Here's my idea for political appointments that stems from yours. The problem is the majority party/PM packing the Lords. So how about we move to PR or similar for the lower house*, making single-party majorities unlikely, and have a Commons vote on the list of partisan Lords put forward for appointment each year. This means there at least needs to be some cross-party consensus, if only in the ruling coalition, on who gets in. I suppose voting on the full list at once could cause problems with people taking issue with problematic candidates, but it's an idea (hopefully this stuff would be ironed out at the committee stage).

*A proportional system is better and more justifiable these days as people are more mobile around the country. Electing a local representative is not quite so important. As a soon to be graduate I don't really care what happens in my university town, I care about London where I will hopefully end up working, and I suppose I care about where my parents (will) have retired to, and where I'll go when I get fed up of London.
I don't even think an upper house is necessary. It's just reviews legislation to make sure it does miss things or has no errors. An additional function in government should be created that deals with such things. The committees and consultation processes should deal with the majority of issues.

I don't even like the separation between civil society and the state. I'd rather have the legislative system under the control of the people directly. Then the executive and judicial branch members are elected by the people in the most democratic way possible.
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sdotd
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it needs to represent the public so the current house of lords needs more ukip, more tory and less lib dem
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Birkenhead
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(Original post by saayagain)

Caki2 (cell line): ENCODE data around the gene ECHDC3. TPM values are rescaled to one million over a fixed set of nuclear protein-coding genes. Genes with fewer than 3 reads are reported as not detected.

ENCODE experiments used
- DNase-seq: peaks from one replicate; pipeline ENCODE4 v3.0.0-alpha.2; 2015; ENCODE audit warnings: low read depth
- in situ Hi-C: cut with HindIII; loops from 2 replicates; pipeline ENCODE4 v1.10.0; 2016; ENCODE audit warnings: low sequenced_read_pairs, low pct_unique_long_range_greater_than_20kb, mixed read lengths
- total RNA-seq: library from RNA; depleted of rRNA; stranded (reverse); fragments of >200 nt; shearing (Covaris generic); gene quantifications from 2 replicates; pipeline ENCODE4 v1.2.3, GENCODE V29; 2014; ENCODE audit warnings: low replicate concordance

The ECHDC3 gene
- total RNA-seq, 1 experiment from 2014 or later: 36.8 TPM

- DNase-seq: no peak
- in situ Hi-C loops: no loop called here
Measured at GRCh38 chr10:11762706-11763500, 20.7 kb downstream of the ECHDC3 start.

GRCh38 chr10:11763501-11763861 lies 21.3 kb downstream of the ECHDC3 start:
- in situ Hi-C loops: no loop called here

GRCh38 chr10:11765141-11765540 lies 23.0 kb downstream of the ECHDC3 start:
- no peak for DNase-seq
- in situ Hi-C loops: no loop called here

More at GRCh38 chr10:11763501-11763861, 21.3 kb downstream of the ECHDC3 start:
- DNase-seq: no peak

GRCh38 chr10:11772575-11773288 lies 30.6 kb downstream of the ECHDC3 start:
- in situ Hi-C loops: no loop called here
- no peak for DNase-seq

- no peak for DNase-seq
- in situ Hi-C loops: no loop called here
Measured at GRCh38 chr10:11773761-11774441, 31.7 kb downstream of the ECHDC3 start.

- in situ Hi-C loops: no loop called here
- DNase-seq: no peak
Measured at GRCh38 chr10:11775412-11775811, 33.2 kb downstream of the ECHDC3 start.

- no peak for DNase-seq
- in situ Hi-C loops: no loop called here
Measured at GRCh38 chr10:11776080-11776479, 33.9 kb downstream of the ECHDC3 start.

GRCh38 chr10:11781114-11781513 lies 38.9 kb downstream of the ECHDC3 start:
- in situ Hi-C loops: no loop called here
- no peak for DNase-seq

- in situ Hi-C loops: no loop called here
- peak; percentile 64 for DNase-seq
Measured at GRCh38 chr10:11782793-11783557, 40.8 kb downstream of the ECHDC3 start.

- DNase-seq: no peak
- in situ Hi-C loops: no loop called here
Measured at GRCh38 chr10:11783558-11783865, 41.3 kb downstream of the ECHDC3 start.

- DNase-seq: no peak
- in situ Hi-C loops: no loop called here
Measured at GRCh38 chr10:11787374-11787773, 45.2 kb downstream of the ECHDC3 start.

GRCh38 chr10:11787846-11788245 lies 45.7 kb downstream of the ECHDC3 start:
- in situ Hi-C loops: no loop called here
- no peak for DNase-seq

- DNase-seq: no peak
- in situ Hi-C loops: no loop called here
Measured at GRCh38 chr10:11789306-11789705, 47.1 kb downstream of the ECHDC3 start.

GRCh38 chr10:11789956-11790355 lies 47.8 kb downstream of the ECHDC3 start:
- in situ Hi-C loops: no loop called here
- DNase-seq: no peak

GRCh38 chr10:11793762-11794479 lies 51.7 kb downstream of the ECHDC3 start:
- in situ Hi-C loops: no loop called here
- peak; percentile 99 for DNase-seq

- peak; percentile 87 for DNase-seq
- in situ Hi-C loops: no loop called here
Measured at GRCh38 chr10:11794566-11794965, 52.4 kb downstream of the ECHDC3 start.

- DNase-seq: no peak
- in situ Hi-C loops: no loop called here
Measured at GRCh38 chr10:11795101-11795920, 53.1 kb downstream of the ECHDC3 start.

I don't even think an upper house is necessary. It's just reviews legislation to make sure it does miss things or has no errors. An additional function in government should be created that deals with such things. The committees and consultation processes should deal with the majority of issues.

I don't even like the separation between civil society and the state. I'd rather have the legislative system under the control of the people directly. Then the executive and judicial branch members are elected by the people in the most democratic way possible.
Elected judges? Are you insane?
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Davij038
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(Original post by Birkenhead)
Elected judges? Are you insane?
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scrotgrot
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(Original post by saayagain)
I don't even think an upper house is necessary. It's just reviews legislation to make sure it does miss things or has no errors. An additional function in government should be created that deals with such things. The committees and consultation processes should deal with the majority of issues.

I don't even like the separation between civil society and the state. I'd rather have the legislative system under the control of the people directly. Then the executive and judicial branch members are elected by the people in the most democratic way possible.
Completely disagree I'm afraid. I think there should be both democratic and technocratic elements in all three estates*, and furthermore that separation between them is as important as the separation of the estates themselves. Hence I absolutely support a bicameral legislature, and I'm wary mainly of porousness between the houses.

*executive and judicial are wanting on the democratic front. Executive, when you consider the ~20 secretaries of state were elected by about 1/30th of the constituencies. Then even if they're all in the safest of seats Google just told me only 9 MPs won absolute majorities over 50%, so 1/60th is a very generous estimate of the amount of voters who positively voted them into the HoC at all, let alone the Cabinet, let alone SoS, let alone the particular department they were assigned. I'd like to crunch some proper numbers on this one day